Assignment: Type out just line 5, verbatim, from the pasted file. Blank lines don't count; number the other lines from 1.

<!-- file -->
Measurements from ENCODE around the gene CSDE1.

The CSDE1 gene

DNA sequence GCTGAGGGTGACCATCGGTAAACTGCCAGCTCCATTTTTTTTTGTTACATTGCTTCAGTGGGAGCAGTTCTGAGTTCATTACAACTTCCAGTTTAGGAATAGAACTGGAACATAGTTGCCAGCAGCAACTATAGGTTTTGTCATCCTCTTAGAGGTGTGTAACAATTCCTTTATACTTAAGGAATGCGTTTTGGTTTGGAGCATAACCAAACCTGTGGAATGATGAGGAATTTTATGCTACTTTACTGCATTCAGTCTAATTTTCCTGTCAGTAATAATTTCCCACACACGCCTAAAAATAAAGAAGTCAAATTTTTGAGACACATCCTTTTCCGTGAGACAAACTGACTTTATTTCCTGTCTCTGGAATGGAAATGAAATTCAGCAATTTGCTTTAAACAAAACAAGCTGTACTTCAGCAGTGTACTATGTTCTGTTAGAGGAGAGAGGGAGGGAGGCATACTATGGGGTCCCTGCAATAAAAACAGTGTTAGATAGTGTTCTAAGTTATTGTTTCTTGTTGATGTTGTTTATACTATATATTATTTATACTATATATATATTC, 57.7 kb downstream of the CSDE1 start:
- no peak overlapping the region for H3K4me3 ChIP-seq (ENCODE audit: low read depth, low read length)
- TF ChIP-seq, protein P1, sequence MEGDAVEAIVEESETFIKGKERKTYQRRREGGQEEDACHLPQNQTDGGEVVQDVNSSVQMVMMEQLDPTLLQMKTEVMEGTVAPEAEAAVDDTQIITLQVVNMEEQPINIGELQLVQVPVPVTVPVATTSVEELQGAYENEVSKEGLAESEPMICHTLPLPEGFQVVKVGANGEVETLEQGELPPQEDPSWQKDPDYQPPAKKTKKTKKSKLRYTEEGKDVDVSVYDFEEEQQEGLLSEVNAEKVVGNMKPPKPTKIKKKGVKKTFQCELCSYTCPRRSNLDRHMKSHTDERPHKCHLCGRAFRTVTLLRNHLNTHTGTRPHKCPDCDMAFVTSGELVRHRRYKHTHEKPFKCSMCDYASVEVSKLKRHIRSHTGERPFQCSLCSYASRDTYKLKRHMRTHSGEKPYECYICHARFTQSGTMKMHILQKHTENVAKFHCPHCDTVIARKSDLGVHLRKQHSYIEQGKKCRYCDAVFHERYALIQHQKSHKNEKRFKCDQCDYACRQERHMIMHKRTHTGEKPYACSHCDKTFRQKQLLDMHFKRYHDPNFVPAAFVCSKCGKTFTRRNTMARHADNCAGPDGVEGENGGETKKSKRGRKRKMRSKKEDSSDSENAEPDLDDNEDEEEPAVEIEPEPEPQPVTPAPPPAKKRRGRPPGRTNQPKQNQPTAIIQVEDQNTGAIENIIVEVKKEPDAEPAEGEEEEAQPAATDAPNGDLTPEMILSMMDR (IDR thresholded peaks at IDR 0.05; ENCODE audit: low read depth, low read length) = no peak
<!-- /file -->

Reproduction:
- TF ChIP-seq, protein P1, sequence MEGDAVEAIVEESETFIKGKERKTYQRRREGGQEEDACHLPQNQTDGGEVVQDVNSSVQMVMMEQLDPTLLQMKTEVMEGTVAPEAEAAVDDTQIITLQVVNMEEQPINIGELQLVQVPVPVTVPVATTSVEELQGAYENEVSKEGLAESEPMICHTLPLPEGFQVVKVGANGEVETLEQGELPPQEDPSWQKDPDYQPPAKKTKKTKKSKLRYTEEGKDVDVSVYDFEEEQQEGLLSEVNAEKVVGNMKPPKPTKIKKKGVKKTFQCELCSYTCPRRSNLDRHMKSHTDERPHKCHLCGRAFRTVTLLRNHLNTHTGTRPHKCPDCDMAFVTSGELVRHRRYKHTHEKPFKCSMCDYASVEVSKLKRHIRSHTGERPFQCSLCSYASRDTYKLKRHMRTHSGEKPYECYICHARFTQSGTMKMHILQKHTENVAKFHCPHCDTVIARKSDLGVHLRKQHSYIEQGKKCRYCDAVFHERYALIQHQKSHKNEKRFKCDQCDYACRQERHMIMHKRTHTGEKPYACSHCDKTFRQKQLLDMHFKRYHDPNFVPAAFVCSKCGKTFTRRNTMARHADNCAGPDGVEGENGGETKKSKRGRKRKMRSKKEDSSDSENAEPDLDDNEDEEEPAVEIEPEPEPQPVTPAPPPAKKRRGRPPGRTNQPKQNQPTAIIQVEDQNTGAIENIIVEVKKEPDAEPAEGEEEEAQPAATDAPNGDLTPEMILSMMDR (IDR thresholded peaks at IDR 0.05; ENCODE audit: low read depth, low read length) = no peak